Protesters of November Protests Still Missing – Families Under Pressure to Say They Support the Regime

The Arrest of Youth in Gilan

On October 1, Azizallah Maleki, the police commander of Gilan, stated, that during a plan, 26 people were arrested who disturbed the order and security of Rasht, Langrud, Anzali, and Siahkal cities. He also called the detainees thugs. He stressed that those who disrupt the order and security will be dealt with decisively. In this regard, cyberspace will be regularly monitored. Until there is no safe place for such people.

Such arrests and attacks have taken place in other provinces of the country. Which are all with the same theme and with the same purpose. Security forces in every city of Iran, in the name of fighting thugs and maintaining security in cities and cyberspace, arrest young people and throw them in prisons.

Degrading Youth in the Name of Public Order

On October 12, the repressive forces of the clerical government took another inhumane act to intimidate the youth. With a show accompanied by the torture of the accused, they put several young people in a car and drove them around the city. Revolving with constant beatings and pressure to insult themselves.

This shocking spectacle quickly spread in cyberspace. There was a wave of internal and external disgust. These barbaric and hateful moves provoked much opposition. And showed the inhuman face of the ruling ayatollahs on the world. On October 14, the judiciary chief Ebrahim Raisi came on the stage and condemned this inhuman show in fear of the people’s reactions, saying that such acts were done without judicial permission.

What Is the Iranian Cyber-Army’s Mission?

This criminal cleric did not comment on other issues, such as the amputation of fingers and the demolition of poor people’s houses, as well as the cutting down of old trees that are being carried out on a daily basis around the country. He did not state any of them that they have been done without judicial permission. Such an approach indicates that he was forced to retreat from his decision when faced with a wave of global opposition.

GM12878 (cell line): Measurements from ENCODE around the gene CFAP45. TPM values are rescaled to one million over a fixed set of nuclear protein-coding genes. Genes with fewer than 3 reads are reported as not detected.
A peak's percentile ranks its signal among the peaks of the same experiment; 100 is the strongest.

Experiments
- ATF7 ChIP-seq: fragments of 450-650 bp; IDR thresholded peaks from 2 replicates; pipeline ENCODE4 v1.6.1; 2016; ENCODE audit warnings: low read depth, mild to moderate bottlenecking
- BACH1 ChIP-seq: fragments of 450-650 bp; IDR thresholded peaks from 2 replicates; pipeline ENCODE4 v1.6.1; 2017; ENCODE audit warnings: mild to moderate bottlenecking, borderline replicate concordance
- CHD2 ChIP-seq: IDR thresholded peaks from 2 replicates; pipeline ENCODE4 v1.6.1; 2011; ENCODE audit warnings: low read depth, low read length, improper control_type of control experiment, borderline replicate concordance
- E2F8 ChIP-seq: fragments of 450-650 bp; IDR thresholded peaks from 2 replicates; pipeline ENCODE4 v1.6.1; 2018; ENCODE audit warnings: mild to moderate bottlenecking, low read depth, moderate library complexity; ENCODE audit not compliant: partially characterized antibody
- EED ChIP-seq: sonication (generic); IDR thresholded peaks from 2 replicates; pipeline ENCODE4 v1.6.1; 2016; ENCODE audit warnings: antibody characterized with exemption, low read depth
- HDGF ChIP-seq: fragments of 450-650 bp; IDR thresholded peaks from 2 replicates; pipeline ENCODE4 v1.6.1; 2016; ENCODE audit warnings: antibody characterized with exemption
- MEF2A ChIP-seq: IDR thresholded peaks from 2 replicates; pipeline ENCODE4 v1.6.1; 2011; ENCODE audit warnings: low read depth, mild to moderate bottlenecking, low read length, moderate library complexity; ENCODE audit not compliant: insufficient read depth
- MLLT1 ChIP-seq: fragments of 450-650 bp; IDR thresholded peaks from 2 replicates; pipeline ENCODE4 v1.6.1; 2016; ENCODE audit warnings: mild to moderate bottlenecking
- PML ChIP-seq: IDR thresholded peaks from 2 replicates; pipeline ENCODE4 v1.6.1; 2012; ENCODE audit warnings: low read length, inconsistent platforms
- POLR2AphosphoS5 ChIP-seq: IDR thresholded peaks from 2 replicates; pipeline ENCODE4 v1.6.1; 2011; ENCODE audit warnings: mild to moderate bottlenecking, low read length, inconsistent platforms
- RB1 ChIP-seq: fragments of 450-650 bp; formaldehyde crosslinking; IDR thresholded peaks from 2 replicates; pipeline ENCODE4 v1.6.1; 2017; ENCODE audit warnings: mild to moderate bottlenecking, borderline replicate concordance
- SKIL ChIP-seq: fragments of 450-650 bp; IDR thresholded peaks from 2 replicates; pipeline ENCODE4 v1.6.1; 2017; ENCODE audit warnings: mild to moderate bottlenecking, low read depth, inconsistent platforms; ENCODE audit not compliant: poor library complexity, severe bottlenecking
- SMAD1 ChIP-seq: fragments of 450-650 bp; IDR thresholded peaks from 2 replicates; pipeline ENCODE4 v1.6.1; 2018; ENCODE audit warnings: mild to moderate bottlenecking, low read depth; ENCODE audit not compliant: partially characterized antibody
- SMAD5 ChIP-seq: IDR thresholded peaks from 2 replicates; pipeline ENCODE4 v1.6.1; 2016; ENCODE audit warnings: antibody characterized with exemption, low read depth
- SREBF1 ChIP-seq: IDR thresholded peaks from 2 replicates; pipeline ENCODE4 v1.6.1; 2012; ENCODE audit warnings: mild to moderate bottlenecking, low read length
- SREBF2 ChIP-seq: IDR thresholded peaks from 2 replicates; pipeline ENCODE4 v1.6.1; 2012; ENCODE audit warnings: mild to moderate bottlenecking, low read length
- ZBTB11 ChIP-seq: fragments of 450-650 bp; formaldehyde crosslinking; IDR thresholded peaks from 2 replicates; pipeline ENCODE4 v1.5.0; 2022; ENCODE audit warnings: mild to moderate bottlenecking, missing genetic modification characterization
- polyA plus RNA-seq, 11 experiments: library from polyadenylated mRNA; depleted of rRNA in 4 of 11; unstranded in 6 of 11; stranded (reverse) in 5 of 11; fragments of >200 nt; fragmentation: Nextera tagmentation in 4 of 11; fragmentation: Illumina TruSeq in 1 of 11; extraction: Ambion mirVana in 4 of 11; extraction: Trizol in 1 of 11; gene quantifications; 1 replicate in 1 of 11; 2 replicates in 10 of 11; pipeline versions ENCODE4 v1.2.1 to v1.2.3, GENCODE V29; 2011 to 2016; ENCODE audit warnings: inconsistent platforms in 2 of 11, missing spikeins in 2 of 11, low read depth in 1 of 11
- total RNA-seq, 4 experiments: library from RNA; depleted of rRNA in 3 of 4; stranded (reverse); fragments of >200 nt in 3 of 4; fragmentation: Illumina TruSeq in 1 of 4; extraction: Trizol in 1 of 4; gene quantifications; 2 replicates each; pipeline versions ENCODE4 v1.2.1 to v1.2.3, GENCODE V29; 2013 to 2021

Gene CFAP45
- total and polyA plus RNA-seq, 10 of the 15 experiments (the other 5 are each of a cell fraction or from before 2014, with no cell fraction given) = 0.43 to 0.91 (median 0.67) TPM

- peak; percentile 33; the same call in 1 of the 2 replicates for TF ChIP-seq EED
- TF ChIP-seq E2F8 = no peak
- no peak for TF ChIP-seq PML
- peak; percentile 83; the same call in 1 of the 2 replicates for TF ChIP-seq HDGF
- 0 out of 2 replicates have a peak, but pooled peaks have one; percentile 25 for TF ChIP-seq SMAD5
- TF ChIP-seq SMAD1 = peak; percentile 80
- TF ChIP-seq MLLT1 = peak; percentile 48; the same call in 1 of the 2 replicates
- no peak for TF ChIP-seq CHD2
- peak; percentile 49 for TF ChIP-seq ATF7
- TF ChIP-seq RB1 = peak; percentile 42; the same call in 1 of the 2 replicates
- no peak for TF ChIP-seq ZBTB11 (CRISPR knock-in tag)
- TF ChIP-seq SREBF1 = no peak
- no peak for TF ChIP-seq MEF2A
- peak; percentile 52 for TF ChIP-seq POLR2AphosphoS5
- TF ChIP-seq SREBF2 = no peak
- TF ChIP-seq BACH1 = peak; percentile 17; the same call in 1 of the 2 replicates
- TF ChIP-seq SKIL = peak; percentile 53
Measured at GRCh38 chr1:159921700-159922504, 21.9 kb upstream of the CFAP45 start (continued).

The Means of Security in Iran

The law enforcement commanders of this administration have set up the arrests in every Iran’s city, their message was that they wanted to establish security. What is the meaning of security in this clerical culture?

In a word, for the current rulers, security is summed up in maintaining the survival of this system. Any move that is against their survival is considered as an act against the security and the perpetrator is considered to be disturbing their order and stability, who should be arrested and punished.

Arbitrary Arrest of Youth in November 2019

In November 2019, more than 12,000 young people were arrested at the scene and in the days that followed. By identifying photos and videos taken at the scene. Or obtained by CCTV cameras. A large number were arrested in the following days. All these young people are against the security in the eyes of the ruling and their repressive officials. There were those who endangered the security of the system.

Over the past few months, there has been a clear wave of popular opposition and discontent. Unemployment, poverty, and coronavirus, like a plague, have destroyed their entire lives. These misfortunes have not gone unanswered and led the youth of the country to fight against these injustices. The people, workers, and especially the show at every opportunity, by any means, that they are tired of this government and want to overthrow it.

Resistance Units Symbolize Young Iranian Rebellion

Setting fire on repression centers and mobilization bases are among the targets that are attacked daily by the Resistance Units, affiliated to the opposition Mojahedin-e Khalq (MEK). The writing of slogans calling for the death of the dictator and other slogans expressing the illegitimacy of the ruling government on the walls of cities is being done in abundance. The photographs and banners of former Revolutionary Guards (IRGC) commander Qassem Soleimani and the Supreme Leader Ali Khamenei are torn or burned in every location. This is what is considered to be detrimental to the security of the system, and in terms of the clerical rule, the perpetrators must be arrested and punished.